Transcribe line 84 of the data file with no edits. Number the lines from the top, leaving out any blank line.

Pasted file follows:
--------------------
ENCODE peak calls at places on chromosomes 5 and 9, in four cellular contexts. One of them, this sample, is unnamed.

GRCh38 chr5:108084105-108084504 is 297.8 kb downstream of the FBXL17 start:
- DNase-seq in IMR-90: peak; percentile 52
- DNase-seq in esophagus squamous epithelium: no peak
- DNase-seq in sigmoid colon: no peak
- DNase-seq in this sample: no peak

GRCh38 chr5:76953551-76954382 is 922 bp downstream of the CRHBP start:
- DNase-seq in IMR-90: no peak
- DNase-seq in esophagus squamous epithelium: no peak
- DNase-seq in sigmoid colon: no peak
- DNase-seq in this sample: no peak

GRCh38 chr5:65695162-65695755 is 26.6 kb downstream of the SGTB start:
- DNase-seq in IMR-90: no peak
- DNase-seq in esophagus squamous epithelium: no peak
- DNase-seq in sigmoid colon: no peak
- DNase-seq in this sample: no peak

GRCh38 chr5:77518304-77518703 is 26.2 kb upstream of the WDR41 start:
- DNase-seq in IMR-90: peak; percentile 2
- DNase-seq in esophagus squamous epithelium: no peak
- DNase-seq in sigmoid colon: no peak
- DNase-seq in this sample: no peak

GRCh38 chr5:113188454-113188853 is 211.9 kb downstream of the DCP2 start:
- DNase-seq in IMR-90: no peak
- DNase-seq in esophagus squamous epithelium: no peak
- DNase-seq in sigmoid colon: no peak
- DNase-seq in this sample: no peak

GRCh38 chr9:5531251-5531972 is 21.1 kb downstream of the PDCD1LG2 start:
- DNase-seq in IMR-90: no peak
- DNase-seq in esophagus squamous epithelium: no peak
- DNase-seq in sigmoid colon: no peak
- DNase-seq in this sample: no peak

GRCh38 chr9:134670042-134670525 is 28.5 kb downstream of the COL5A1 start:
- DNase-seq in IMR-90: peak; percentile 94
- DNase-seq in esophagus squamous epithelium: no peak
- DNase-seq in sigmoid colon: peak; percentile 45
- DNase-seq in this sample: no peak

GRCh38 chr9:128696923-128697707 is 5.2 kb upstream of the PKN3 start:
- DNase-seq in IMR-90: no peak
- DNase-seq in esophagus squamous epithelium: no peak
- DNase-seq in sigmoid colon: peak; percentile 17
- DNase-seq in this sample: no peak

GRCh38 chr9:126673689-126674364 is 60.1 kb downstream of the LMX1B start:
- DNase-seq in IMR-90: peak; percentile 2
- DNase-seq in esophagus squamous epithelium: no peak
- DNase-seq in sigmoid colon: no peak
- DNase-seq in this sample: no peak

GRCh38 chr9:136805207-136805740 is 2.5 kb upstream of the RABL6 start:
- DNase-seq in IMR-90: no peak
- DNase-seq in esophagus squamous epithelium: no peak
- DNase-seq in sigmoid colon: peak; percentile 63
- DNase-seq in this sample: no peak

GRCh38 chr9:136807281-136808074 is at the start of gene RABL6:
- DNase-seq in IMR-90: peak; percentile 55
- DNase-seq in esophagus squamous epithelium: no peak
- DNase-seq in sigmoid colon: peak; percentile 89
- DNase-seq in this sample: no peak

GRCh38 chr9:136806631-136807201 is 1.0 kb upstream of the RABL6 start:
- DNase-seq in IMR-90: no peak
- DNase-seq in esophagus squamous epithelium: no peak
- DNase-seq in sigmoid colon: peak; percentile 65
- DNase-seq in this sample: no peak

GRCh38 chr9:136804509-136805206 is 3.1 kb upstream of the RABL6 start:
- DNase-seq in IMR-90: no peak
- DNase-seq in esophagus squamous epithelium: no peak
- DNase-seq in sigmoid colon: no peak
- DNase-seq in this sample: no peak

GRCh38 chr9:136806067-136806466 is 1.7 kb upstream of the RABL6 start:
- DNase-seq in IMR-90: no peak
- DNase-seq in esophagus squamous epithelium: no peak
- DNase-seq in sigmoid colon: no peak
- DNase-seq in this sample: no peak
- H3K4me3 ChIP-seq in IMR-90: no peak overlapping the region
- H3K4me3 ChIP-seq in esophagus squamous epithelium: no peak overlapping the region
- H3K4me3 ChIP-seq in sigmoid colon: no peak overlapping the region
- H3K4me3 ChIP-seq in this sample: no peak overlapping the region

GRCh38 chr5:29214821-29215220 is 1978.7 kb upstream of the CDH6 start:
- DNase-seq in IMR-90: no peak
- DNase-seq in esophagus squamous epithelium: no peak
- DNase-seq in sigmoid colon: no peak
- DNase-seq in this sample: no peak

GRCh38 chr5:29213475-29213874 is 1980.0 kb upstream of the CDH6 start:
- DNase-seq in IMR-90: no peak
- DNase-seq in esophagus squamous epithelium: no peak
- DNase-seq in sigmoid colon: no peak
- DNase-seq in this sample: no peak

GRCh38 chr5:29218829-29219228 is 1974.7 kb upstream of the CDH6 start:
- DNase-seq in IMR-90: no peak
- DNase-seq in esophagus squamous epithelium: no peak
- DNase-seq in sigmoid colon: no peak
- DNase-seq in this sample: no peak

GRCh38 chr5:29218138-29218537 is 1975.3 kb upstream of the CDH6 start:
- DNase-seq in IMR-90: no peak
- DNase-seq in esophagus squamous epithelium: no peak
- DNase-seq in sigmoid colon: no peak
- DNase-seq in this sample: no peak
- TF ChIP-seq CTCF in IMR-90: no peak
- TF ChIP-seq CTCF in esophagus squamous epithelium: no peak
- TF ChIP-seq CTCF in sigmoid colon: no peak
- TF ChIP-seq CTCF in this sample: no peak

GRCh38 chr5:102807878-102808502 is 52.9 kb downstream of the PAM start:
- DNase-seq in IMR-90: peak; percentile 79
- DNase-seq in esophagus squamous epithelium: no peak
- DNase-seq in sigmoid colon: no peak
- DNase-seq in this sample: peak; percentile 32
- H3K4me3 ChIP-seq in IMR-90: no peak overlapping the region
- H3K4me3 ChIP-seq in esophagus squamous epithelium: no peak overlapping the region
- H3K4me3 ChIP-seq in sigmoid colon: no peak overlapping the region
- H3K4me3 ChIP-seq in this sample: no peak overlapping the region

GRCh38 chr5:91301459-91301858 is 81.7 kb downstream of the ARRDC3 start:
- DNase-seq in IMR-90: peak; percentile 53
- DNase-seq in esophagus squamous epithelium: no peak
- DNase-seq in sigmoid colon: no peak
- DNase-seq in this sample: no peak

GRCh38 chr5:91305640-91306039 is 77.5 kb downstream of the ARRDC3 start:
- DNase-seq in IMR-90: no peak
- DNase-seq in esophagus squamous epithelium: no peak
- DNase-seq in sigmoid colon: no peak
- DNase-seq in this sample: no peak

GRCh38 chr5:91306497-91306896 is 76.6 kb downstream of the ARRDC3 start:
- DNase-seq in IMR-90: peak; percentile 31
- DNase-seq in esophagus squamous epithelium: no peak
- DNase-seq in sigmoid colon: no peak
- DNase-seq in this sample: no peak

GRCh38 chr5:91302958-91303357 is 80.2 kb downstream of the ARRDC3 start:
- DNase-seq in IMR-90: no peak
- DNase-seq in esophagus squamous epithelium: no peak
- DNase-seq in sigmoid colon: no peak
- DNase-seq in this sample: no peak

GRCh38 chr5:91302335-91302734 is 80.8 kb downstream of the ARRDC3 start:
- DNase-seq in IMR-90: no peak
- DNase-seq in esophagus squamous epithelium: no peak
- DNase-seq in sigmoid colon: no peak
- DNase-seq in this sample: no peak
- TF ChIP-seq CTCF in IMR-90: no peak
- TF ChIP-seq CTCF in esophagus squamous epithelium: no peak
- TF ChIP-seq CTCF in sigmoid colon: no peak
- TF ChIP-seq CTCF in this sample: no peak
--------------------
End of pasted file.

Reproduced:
- DNase-seq in sigmoid colon: no peak